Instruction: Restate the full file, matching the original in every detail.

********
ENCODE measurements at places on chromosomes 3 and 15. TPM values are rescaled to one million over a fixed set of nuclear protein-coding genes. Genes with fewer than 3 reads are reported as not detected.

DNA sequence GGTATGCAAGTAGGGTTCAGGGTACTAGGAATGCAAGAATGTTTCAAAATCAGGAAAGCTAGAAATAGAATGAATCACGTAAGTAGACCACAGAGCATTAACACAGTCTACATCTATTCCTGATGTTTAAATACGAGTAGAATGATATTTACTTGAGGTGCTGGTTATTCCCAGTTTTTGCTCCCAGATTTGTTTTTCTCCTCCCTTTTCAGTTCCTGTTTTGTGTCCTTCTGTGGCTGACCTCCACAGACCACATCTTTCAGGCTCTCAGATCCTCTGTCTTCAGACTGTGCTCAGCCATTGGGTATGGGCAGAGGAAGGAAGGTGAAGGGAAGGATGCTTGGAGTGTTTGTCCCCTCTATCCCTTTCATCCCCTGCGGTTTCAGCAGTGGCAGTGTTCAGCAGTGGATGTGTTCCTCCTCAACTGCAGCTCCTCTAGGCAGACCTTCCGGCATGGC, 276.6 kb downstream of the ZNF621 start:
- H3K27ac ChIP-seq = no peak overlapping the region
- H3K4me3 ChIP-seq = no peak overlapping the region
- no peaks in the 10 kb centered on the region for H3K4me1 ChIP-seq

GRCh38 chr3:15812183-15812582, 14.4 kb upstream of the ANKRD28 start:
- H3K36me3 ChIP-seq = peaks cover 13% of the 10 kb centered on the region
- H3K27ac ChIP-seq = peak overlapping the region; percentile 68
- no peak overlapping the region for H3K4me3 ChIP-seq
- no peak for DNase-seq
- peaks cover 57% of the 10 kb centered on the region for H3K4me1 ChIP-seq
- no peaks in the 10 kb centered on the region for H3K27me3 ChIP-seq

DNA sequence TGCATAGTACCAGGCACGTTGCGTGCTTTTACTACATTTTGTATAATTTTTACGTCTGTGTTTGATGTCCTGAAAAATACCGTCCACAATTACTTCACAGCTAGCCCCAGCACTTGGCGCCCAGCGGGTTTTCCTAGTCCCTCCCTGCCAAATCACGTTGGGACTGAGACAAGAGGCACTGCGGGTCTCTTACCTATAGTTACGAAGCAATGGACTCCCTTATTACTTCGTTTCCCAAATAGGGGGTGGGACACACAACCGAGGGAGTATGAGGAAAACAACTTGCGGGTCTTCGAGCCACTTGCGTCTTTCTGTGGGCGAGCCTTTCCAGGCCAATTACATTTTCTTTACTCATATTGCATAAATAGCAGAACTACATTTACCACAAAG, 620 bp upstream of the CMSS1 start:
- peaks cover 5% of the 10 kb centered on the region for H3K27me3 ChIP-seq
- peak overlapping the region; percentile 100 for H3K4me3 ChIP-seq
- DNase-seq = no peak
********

ENCODE measurements at places on chromosomes 3 and 15. TPM values are rescaled to one million over a fixed set of nuclear protein-coding genes. Genes with fewer than 3 reads are reported as not detected.

DNA sequence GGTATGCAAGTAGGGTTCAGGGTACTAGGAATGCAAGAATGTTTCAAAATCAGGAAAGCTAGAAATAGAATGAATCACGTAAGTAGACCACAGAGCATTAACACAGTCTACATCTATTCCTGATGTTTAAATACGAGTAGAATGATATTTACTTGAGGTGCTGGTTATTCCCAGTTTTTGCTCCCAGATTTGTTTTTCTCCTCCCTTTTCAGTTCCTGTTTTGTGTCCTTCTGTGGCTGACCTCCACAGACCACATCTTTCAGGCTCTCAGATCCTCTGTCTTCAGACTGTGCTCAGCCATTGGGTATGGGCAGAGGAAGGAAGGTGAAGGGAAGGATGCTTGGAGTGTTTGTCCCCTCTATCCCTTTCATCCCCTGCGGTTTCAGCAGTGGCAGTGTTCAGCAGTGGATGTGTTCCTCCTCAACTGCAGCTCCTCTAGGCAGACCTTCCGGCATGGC, 276.6 kb downstream of the ZNF621 start:
- H3K27ac ChIP-seq = no peak overlapping the region
- H3K4me3 ChIP-seq = no peak overlapping the region
- no peaks in the 10 kb centered on the region for H3K4me1 ChIP-seq

GRCh38 chr3:15812183-15812582, 14.4 kb upstream of the ANKRD28 start:
- H3K36me3 ChIP-seq = peaks cover 13% of the 10 kb centered on the region
- H3K27ac ChIP-seq = peak overlapping the region; percentile 68
- no peak overlapping the region for H3K4me3 ChIP-seq
- no peak for DNase-seq
- peaks cover 57% of the 10 kb centered on the region for H3K4me1 ChIP-seq
- no peaks in the 10 kb centered on the region for H3K27me3 ChIP-seq

DNA sequence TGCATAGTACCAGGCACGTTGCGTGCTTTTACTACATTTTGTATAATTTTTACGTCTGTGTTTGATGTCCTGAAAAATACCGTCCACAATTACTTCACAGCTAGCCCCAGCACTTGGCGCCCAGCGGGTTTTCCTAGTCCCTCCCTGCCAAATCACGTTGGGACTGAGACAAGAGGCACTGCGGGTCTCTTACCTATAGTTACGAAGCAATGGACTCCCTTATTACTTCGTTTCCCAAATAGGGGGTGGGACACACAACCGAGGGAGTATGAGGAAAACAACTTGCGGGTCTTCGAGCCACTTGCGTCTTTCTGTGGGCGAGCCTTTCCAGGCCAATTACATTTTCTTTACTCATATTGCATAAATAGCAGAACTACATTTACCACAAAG, 620 bp upstream of the CMSS1 start:
- peaks cover 5% of the 10 kb centered on the region for H3K27me3 ChIP-seq
- peak overlapping the region; percentile 100 for H3K4me3 ChIP-seq
- DNase-seq = no peak